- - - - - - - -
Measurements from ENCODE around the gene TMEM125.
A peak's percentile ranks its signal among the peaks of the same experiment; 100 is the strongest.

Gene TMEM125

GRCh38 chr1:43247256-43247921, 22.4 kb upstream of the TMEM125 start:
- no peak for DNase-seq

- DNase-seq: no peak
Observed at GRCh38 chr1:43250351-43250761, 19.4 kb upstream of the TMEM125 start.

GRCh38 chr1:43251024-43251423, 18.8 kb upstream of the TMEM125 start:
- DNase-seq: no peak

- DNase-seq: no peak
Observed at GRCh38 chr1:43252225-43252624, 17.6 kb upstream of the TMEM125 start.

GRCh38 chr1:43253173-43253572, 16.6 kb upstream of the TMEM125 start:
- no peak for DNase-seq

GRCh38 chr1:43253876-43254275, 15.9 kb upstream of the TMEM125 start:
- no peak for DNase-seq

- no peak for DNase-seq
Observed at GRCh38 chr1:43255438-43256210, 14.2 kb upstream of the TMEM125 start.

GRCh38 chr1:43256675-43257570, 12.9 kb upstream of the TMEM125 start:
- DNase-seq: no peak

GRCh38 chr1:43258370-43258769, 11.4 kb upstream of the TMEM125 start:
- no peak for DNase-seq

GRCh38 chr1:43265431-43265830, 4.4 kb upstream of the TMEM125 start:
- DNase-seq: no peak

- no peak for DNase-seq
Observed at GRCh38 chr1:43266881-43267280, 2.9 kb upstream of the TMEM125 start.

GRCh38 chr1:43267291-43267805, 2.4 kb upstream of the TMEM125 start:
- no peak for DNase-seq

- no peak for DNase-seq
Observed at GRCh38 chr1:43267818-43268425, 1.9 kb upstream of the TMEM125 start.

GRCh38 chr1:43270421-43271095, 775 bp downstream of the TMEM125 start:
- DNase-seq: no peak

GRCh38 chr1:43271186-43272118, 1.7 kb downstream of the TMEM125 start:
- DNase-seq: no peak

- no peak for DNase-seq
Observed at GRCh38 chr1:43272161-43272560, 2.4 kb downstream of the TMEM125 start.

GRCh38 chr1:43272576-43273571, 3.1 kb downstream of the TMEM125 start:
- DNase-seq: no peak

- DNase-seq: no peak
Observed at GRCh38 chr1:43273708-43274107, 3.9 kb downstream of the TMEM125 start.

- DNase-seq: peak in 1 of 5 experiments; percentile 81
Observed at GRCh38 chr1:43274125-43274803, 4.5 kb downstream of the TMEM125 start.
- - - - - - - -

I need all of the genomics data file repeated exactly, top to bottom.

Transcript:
Measurements from ENCODE around the gene TMEM125.
A peak's percentile ranks its signal among the peaks of the same experiment; 100 is the strongest.

Gene TMEM125

GRCh38 chr1:43247256-43247921, 22.4 kb upstream of the TMEM125 start:
- no peak for DNase-seq

- DNase-seq: no peak
Observed at GRCh38 chr1:43250351-43250761, 19.4 kb upstream of the TMEM125 start.

GRCh38 chr1:43251024-43251423, 18.8 kb upstream of the TMEM125 start:
- DNase-seq: no peak

- DNase-seq: no peak
Observed at GRCh38 chr1:43252225-43252624, 17.6 kb upstream of the TMEM125 start.

GRCh38 chr1:43253173-43253572, 16.6 kb upstream of the TMEM125 start:
- no peak for DNase-seq

GRCh38 chr1:43253876-43254275, 15.9 kb upstream of the TMEM125 start:
- no peak for DNase-seq

- no peak for DNase-seq
Observed at GRCh38 chr1:43255438-43256210, 14.2 kb upstream of the TMEM125 start.

GRCh38 chr1:43256675-43257570, 12.9 kb upstream of the TMEM125 start:
- DNase-seq: no peak

GRCh38 chr1:43258370-43258769, 11.4 kb upstream of the TMEM125 start:
- no peak for DNase-seq

GRCh38 chr1:43265431-43265830, 4.4 kb upstream of the TMEM125 start:
- DNase-seq: no peak

- no peak for DNase-seq
Observed at GRCh38 chr1:43266881-43267280, 2.9 kb upstream of the TMEM125 start.

GRCh38 chr1:43267291-43267805, 2.4 kb upstream of the TMEM125 start:
- no peak for DNase-seq

- no peak for DNase-seq
Observed at GRCh38 chr1:43267818-43268425, 1.9 kb upstream of the TMEM125 start.

GRCh38 chr1:43270421-43271095, 775 bp downstream of the TMEM125 start:
- DNase-seq: no peak

GRCh38 chr1:43271186-43272118, 1.7 kb downstream of the TMEM125 start:
- DNase-seq: no peak

- no peak for DNase-seq
Observed at GRCh38 chr1:43272161-43272560, 2.4 kb downstream of the TMEM125 start.

GRCh38 chr1:43272576-43273571, 3.1 kb downstream of the TMEM125 start:
- DNase-seq: no peak

- DNase-seq: no peak
Observed at GRCh38 chr1:43273708-43274107, 3.9 kb downstream of the TMEM125 start.

- DNase-seq: peak in 1 of 5 experiments; percentile 81
Observed at GRCh38 chr1:43274125-43274803, 4.5 kb downstream of the TMEM125 start.